Rotterdam clerk loses lawsuit against former super

Former senior center coordinator overruled in past wages case

— Former Rotterdam supervisor Frank Del Gallo was right in denying Diane Marco wages she claimed were due, according to a Tuesday, Jan. 17, ruling.

Glenville Town Justice Brian Mercy denied Diane Marco, former project coordinator for the Rotterdam senior center and the new Town Clerk, past wages totaling $519.23 she claimed was due, which Del Gallo denied.

Marco received a letter from Del Gallo on her termination Feb. 28, 2011, after 14 months on the job and her reappointment at the beginning of the year. The termination had divided Town Board members and drew sharp criticism from residents.

Marco served the appointed position at the town’s discretion and Del Gallo’s dismissal wasn’t argued legally. Marco’s lawsuit claimed she worked 11 hours on Feb. 26, 11 hours on Feb. 27, and 9.5 hours on her last day of employment, for a total of 31.5 hours, for which she wasn’t compensated.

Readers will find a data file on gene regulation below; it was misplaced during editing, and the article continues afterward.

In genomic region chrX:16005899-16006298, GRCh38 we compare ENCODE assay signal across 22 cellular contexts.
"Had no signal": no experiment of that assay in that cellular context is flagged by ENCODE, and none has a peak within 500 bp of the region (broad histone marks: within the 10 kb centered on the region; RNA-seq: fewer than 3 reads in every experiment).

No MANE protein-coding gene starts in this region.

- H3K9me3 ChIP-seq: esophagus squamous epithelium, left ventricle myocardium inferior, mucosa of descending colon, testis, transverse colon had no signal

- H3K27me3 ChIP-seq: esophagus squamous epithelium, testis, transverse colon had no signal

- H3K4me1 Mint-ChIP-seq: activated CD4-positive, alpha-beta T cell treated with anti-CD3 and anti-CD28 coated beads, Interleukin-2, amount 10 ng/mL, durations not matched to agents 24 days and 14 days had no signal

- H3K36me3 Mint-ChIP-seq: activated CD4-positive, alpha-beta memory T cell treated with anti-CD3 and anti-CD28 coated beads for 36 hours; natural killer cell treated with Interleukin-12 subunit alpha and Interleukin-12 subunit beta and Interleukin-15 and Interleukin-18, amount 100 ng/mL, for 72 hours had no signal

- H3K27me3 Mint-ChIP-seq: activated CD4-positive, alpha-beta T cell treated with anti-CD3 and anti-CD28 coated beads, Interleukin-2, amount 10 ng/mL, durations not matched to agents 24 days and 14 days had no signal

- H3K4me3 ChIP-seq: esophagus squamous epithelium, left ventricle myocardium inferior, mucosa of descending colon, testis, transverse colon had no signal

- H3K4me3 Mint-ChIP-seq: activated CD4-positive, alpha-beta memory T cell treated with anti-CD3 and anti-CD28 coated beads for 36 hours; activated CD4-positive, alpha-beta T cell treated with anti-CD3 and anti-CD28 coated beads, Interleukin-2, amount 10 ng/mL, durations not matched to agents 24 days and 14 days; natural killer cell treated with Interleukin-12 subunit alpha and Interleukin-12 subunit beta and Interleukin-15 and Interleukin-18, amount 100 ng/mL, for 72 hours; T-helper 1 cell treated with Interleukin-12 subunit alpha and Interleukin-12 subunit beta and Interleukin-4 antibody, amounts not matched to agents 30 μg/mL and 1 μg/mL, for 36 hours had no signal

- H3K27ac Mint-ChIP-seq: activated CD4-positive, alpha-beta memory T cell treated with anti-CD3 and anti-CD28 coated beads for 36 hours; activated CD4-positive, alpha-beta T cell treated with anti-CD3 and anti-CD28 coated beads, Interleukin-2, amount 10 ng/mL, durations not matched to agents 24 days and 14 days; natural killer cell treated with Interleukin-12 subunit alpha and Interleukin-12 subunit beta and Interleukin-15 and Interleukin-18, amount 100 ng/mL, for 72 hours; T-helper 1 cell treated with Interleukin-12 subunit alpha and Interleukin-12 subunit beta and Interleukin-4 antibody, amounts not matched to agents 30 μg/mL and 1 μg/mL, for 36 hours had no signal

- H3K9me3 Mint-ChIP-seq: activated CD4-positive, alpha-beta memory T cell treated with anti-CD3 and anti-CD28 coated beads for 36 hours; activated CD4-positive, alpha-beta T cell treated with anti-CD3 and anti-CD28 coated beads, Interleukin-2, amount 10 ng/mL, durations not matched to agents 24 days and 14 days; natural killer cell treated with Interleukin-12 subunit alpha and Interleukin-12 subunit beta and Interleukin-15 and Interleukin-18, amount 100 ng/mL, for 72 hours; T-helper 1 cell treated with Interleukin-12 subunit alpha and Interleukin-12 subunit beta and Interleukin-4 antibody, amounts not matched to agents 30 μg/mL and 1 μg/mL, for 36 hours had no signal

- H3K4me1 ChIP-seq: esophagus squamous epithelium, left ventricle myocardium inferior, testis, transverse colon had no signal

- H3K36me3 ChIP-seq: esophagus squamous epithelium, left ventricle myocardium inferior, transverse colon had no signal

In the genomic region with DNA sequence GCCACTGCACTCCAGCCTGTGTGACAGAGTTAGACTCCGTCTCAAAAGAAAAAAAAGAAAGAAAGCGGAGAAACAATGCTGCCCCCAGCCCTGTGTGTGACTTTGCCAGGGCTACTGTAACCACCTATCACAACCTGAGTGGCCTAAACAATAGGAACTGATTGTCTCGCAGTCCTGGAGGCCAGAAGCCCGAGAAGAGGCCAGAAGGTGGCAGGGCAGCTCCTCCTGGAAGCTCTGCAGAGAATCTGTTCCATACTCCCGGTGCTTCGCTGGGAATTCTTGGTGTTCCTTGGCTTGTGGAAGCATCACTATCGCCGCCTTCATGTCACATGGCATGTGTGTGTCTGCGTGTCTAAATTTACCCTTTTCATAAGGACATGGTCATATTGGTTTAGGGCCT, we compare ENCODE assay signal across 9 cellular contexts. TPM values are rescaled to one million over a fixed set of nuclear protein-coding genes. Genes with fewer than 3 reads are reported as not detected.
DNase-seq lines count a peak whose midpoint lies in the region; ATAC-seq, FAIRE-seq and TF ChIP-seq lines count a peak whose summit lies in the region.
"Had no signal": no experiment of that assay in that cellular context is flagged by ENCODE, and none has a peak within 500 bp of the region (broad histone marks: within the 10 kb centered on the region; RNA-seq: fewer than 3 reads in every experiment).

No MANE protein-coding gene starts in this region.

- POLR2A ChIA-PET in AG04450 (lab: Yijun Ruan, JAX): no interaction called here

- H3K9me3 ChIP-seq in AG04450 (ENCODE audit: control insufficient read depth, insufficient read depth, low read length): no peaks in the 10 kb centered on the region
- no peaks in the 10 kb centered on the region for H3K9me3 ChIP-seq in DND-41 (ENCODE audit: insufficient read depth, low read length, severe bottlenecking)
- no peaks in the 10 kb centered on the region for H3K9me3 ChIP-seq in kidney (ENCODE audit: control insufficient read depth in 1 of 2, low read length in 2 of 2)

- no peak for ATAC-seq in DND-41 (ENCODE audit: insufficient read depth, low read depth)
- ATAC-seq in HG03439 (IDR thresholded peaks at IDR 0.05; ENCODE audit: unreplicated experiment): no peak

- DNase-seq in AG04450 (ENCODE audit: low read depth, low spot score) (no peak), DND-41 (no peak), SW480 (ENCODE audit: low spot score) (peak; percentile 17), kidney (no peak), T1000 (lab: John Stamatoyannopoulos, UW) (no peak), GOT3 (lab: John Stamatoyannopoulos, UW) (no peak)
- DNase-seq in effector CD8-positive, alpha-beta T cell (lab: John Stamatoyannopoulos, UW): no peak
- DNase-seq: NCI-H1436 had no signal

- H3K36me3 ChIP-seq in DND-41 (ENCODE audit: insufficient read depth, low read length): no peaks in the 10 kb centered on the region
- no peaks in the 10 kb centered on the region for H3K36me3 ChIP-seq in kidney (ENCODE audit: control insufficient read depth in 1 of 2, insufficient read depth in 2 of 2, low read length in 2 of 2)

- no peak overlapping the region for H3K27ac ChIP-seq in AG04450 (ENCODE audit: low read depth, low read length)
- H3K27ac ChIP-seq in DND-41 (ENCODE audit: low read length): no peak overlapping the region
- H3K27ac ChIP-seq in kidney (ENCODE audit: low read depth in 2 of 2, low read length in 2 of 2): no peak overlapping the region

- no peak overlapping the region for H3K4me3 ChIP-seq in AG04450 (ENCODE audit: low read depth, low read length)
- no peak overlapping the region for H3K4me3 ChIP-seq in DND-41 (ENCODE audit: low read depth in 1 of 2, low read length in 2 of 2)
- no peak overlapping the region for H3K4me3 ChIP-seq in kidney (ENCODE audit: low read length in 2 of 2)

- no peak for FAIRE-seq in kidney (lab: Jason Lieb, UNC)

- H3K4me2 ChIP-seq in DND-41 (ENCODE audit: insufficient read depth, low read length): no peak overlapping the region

Del Gallo claimed he explained to Marco that she couldn’t be paid for the condensed hours, which were unauthorized.

“I don’t know what the heck her intentions were,” Del Gallo said today. “She just decided she was going to work a week in three days and she couldn’t do that. I tried to explain that to her but she didn’t listen.”

Marco could not immediately be reached for comment on Thursday morning. She was elected Town Clerk of Rotterdam in the November election.

Marco’s termination on Feb. 28 fell in the middle of the town’s bi-weekly pay period. Patrick Aragosa, former comptroller for Rotterdam, testified Marco’s position was part time, which the town defines as 17.5 hours per week, which would be 35 hours per pay period. This equaled 3.5 hours per day.

The Court’s ruling rested on Marco lacking the proper authorization for the hours worked. While Feb. 28 was a Monday, the previous two days fell on the weekend.

“The Court give full faith to the credibility of Ms. Marco, in that the hours submitted were actually performed,” Mercy wrote in his decision. “However, it does not appear that she was authorized to work weekends or condense two weeks of service into three days of work, regardless of whether the work was performed.”

Del Gallo was pleased the Court ruled in his favor.

“We were in the right all along,” Del Gallo said. “She had nothing coming. Whatever she had coming she got paid.”

The town did pay Marco for 3.5 hours of work on Monday, Feb. 28.

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